The auditors announce they’re coming in two weeks. They expect your self-assessment when they arrive.
Your facilities team has no evidence that they’ve met hygiene standards. They don’t know where to find any.
It’s a sticky situation.
You absolutely need evidence of infection control and a safe, healthy living environment. It could be the difference between a pass and a sanction in your accreditation report.
Hygiene could determine your future viability.
And because the new Standards are interpretative, not prescriptive, it’s up to you and your team to create and keep records.
You need details. You need a list of actions your team has taken to limit risk and improve compliance, backed by solid photographic and documented proof.
What should you do to prepare for your self-assessment?
Collecting Evidence Before Accreditation
The Aged Care Quality and Safety Commission sees self-assessment as “an important part of the continuous improvement cycle for aged care providers.”
However, their guidance on how to self-assess is neatly summarized in these three paragraphs from their website:
Make self-assessment a positive mechanism to support improvement and be a signpost for good practice.
Approach the process of self-assessment as an ongoing tool rather than a task that is completed in a short or contained period, in between other duties. Involve consumers and their representatives throughout this process.
It may be useful to review and update the self-assessment regularly so it continues to develop over time. This will also assist with updating the plan for continuous improvement.Aged Care Quality and Safety Commission
The resources they provide:
- A PDF recommending continuous improvement
- A high-level action checklist including tasks such as “Confirm the organization’s process” and “Complete self-assessment”, and
- An Excel worksheet listing out each dot-point of the Standards in a different row.
Not the most actionable of advice.
Your clinical team is used to collecting large amounts of data every day, but your housekeeping and facilities teams are less adept. How can they continually stay prepared for re-accreditation and unannounced assessment visits?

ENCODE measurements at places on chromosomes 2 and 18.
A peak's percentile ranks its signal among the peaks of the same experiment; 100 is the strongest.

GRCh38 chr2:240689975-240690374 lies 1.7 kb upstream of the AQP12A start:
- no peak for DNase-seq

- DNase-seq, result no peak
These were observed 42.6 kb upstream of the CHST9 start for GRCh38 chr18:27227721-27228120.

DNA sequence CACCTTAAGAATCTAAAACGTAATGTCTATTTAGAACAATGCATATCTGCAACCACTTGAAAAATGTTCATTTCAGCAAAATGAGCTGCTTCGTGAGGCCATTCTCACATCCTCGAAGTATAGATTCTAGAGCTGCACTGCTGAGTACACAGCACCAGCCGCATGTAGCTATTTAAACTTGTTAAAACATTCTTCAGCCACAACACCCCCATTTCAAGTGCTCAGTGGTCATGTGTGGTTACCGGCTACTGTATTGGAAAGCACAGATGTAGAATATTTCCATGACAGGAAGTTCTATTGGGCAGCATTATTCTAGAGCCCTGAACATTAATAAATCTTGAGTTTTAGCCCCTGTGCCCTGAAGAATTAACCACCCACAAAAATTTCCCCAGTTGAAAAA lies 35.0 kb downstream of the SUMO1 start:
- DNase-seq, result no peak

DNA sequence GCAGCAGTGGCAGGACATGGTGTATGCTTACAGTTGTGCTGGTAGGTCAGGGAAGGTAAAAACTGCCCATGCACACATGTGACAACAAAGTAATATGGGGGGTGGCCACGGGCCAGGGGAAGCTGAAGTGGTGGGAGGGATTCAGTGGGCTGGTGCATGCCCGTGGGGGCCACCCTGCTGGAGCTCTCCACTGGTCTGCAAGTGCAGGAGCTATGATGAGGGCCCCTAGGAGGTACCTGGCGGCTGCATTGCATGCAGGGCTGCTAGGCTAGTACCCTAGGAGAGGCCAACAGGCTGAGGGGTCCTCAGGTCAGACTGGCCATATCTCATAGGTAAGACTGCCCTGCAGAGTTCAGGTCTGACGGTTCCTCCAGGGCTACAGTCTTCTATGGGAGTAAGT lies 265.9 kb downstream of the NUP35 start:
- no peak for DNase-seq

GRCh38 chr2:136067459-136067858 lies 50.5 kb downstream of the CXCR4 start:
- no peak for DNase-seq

We’ve seen three methods work for residential aged care providers:
- The traditional, paper-based system
- A cutting-edge digital solution, and
- An unorthodox collaboration with a hygiene partner.
Each of these methods have their advantages and disadvantages, but each one is adaptable to your specific needs and constraints.
The Traditional System
The traditional method follows this process:
- Create and keep paper records for everything that might relate to the hygiene Standards
- Collate the documents every quarter, and
- Set a junior staff member to summarise and map the evidence to the Standards.
What paper records might be kept
With the traditional process, your facilities and maintenance staff will need to gather and maintain an extensive range of data. Some examples include:
- Maintenance schedules for cleaning, laundry, and kitchen hygiene equipment
- Purchasing documentation, including details about supply chains
- Cleaning schedules and activities completed
- Certificates of staff training, including infection control, chemical safety, and equipment handling courses
- Submission details of complaints about hygiene or facilities, and actions taken to resolve these complaints
- Documentation of hand washing and hand rub facilities for infection control
- Hygiene monitoring policies and procedures
Does this sound time-intensive and inefficient to you?
It is. However, it does have its advantages.
Pros of paper records
With the traditional method for hygiene evidence, you’re ‘sticking to the status quo’.
Your staff know how to handle paper, so you’ll have lower training costs.
There’s no expensive software or equipment, so you’ll have a low setup cost.
If your filing system works, most staff members will be able to access the records.